Chip Somodevilla/Getty Images

Chip Somodevilla/Getty Images

Americans are still outraged at what happened in Benghazi on Sept. 11, 2012.

They know that four brave Americans, including U.S. Ambassador to Libya Christopher Stevens, died at the hands of terrorists. They know American diplomats did not receive the protection and the support they deserved.

But what remains incomprehensible is why no one at the White House has done anything about these terrible acts; why none of the guilty parties have been punished; or why Congress has not managed to force officials—from former Secretary of State Hillary Clinton on down—to come clean about what really happened that night.

Americans do know, however, that the lack of answers to these questions is wrong.

A new opinion poll by Fox News reveals that most Americans continue to distrust the Obama administration’s handling of the Benghazi affair. While President Obama had hoped he could brush off Benghazi as a “phony scandal,” there is no sign the issue will go away. A full 60 percent of American voters surveyed want Congress to continue to investigate Benghazi, believing the White House is “trying to cover-up” the truth, rather than “being open and transparent.”

Indeed, across the political spectrum, Americans want Benghazi investigated. Among Democrats 42 percent are in favor of further inquiry (a minority but a sizeable one). Republicans (not surprisingly) feel the same way by a large majority, 77 percent. And, interestingly, independents are also in favor by a solid 61 percent 3majority.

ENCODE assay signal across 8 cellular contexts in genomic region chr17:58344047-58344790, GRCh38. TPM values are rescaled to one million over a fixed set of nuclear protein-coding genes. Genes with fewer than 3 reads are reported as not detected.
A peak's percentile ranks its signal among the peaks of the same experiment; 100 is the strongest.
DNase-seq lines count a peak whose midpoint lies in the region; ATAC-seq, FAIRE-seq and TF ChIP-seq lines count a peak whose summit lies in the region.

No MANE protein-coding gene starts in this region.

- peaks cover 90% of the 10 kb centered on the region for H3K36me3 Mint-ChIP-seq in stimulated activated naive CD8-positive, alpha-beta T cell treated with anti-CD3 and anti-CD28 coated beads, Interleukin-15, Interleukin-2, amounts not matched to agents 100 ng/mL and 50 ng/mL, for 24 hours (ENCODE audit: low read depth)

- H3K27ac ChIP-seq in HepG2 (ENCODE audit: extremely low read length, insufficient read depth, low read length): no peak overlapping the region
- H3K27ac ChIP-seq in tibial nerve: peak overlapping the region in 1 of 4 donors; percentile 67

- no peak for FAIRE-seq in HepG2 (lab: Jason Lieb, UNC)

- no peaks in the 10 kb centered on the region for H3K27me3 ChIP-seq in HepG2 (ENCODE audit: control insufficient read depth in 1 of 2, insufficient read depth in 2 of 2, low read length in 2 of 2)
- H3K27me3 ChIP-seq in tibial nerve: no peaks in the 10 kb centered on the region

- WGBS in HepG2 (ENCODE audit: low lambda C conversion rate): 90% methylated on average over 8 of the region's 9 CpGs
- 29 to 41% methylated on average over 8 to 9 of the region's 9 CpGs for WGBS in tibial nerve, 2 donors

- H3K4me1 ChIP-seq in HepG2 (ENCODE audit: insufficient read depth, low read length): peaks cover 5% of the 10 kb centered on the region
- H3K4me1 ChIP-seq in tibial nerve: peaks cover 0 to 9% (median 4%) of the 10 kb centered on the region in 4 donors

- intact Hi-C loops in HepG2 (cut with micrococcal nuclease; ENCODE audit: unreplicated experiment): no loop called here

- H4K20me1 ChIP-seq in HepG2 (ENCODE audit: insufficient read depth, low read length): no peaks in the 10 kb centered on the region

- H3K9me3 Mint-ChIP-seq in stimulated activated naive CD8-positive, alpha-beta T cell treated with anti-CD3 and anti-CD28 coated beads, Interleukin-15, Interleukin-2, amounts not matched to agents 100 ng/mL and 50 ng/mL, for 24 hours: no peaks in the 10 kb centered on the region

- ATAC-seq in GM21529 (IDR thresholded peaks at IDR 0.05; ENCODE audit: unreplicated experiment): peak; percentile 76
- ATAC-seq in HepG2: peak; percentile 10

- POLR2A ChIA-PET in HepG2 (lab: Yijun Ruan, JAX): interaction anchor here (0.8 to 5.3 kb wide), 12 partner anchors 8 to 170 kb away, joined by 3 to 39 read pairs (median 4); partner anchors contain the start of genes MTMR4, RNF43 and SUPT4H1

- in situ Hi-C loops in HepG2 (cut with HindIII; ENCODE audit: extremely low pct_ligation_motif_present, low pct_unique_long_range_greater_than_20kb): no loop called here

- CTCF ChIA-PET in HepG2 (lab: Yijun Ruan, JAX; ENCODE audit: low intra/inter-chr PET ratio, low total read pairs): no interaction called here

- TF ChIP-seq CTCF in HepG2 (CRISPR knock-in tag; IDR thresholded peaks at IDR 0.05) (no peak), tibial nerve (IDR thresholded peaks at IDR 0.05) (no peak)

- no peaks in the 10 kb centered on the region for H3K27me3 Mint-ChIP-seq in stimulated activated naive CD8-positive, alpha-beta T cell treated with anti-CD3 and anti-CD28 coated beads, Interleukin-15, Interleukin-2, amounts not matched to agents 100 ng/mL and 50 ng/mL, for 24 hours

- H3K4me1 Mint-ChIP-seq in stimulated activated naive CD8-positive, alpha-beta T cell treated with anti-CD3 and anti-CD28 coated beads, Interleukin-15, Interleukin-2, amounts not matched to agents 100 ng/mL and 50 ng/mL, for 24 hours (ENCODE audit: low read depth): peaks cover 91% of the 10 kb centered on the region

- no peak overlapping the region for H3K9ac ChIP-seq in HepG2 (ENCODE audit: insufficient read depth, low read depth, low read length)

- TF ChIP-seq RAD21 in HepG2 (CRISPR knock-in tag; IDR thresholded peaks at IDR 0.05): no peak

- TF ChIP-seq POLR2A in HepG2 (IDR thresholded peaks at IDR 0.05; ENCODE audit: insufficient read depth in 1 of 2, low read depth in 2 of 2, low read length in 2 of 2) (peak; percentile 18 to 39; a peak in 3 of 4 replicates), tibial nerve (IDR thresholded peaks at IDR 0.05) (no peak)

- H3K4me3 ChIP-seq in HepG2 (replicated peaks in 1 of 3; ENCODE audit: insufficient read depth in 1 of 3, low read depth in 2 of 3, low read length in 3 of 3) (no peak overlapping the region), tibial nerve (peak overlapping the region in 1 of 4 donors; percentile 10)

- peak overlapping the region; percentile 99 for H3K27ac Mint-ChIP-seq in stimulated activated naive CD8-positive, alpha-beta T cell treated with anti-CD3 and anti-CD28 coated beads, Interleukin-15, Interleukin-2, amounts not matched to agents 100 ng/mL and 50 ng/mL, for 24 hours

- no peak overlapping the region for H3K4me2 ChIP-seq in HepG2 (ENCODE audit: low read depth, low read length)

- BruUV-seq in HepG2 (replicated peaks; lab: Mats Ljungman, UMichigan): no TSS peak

Who is responsible for what happened in Benghazi? Most Americans, 55 percent, blame Hillary Clinton, the woman in charge of the State Department when it sent its diplomats out into post-Qhaddafi Libya without adequate security.

Were the Senate to change hands in November, chances of a bi-cameral investigation of Benghazi would increase. Members of the Senate have continuously called for a Joint Select Committee on Benghazi to pursue the investigation, in particular Sens. Kelly Ayotte (R–N.H.), Lindsey Graham (R–S.C.) and John McCain (R–Ariz.).

As more information about the Washington angle of the Benghazi scandal comes out—the latest being the revelations about former Deputy CIA Director Michael Morell’s role in altering the Obama administration’s Benghazi talking points—the more obvious it is that Americans have been denied the full facts of what happened on that fateful night in September 2012.

People want to drag the truth about Benghazi out from behind the bureaucratic obfuscation and into the light of public accountability. Keeping up the heat by demanding that Congress continue to look for the answers is critical.